Tonight The Boy brings his new girlfriend home to spend the night – he’s making a flying trip from his college town to attend our high school’s Christmas concert. Again, the addition of new girlfriend on this trip was my idea. I’ve met her briefly, and want to get to know her better. The Boy was thrilled that I offered the invitation. As much as we liked the previous girlfriend, I have a feeling something’s a little more serious about this relationship.

Perhaps the most interesting development, though, is the relationship Middle Sister has been in for the last couple of months. A great kid she met at her university – because he lives in town we’re getting plenty of opportunities to get to know him. He’s her first real boyfriend, he’s perfect for her, and he fits right in with our weird family.

The thing is, at the ages our kids are at, any new relationship could possibly be “the one.” Not that I’m rooting for anyone to settle down and get married right away. Please, let’s graduate first and start a career. But I feel it’s important to go out of my way to create my own good relationship with the people they care about. And holy cow, am I ever thankful that in each case, at this point, we’re welcoming into our home and our life people I genuinely like.

It’s a new aspect of parenting, and I’m figuring it out just like so many other phases we’ve been through. By the seat of my pants.

 

 

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Another Christmas giggle.

Seen on my drive home from work:

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There are city works projects going in several areas near us – how disappointing to have your front yard turned into a disaster area during the Christmas season. This particular house is really getting the worst of it, and I applaud their sporting attitude. I rather imagine the construction workers are getting a kick out of it, too. In the meantime, Mr. Grinch (background) now has a place to relieve himself.

Ho ho ho!

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Christmas giggles

We decorated our tree on Thanksgiving day – first time ever, but that’s how the schedule worked out.

I don’t think we’ve ever thrown an ornament away. Even the old and busted ones have a home in our storage box – I just can’t bear to get rid of those memories.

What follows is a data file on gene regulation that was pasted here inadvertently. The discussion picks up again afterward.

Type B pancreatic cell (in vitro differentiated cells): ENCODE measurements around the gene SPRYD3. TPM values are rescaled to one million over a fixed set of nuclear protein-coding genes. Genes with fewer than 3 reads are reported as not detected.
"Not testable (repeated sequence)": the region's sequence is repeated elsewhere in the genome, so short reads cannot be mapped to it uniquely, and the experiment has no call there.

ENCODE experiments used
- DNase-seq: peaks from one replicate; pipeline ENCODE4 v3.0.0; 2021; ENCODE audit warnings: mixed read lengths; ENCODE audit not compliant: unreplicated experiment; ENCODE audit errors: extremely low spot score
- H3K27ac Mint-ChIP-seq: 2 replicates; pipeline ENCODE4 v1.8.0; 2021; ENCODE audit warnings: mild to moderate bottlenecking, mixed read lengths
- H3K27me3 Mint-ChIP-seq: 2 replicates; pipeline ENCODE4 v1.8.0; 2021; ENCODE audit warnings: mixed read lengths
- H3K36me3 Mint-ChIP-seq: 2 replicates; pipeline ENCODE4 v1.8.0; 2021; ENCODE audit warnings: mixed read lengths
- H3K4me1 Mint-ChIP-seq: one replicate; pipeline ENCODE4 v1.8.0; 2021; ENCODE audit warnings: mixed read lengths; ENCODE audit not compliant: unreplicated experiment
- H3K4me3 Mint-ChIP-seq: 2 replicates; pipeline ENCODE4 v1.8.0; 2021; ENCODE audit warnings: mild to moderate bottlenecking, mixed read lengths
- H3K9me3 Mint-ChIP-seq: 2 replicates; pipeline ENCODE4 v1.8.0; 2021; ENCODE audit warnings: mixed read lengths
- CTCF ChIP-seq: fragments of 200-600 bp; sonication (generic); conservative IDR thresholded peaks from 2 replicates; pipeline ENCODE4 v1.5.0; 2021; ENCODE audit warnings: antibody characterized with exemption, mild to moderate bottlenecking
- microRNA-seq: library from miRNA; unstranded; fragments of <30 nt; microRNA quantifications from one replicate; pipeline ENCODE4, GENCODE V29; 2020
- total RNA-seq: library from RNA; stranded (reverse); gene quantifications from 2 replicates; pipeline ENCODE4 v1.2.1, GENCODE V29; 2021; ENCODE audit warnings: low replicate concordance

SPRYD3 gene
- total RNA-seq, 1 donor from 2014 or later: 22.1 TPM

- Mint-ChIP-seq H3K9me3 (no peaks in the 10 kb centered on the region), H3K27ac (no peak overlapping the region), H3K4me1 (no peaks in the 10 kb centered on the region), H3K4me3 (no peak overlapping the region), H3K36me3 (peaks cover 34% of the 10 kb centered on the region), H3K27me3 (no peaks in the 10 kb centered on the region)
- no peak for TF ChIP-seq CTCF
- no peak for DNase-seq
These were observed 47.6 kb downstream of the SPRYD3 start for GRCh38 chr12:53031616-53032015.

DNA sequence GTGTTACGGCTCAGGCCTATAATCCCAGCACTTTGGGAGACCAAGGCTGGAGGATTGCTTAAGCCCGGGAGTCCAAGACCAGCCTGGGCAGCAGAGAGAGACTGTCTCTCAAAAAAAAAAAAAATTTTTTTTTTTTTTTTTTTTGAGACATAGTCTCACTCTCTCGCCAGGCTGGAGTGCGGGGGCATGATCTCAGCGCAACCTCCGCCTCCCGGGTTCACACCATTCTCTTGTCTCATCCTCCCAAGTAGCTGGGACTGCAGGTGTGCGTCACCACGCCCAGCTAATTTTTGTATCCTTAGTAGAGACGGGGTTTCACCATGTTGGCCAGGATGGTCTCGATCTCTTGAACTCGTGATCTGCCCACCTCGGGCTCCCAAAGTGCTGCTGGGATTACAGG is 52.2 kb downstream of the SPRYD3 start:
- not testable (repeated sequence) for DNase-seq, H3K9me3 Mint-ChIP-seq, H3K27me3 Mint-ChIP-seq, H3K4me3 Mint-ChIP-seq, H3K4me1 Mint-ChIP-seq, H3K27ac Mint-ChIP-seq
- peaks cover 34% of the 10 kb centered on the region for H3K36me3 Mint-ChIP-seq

Oldest dug this one out and took the photo.

mouse

Our recollection is that this guy was not originally a Gangnam Style dancer. Nor was he a crotch-grabbing pop star. We think he came with a rocking horse that fell off somewhere along the way.

He’s a lot more fun now, though.

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It’s got to go.

I hesitate to say this out loud, but…I’m getting rid of a book I’ve had on my shelf for four years. Ooh, that’s so painful.

Last year at this time I wrote about my favorite Christmas-themed books – ones I read every year as part of my holiday celebration. I’m in the midst of reading through them again, and loving every minute of it.

Ouch.

Ouch.

There’s one Christmas book, though, that did NOT make that list last year: “An Irish Country Christmas.” It’s one my mom gave me for Christmas four years ago. I should have loved it – the setting is a mid-2oth century small Irish village, so it’s right up my alley.

The first two years I had it, I read the whole thing through, enjoying the characters and the story lines. But with every line I cringed at the terribly poor writing. Actually, the problem was probably a serious lack of editing. Any editor worth his or her paycheck should have cut the darned thing by about 75 pages. The whole thing is full to the brim with author intrusion, lack of trust in the reader’s intelligence, and repetition. And then there’s the truly painful and awkward dialog, which only rings true about half the time. I’ve actually considered going through the book with a pen, marking up all the changes that should have been made before this book saw the light of day.

The really sad thing is that “An Irish Country Christmas” is part of a series. I must admit I checked out two others from our library, because I truly did like the characters and the setting. But both of those were just as over-written and poorly edited as the Christmas volume.

So it is with a bit of regret (and honestly, a great deal of relief) that this Christmas book is making its way into our Little Free Library this afternoon. The rest of the family is fed up with my groaning and complaining every time I try to read it. I suspect they’ll all be happy to find that this book is gone from my shelf.

It’s time to give up. Maybe someone else can overlook its issues and have a nice, cozy Christmas read.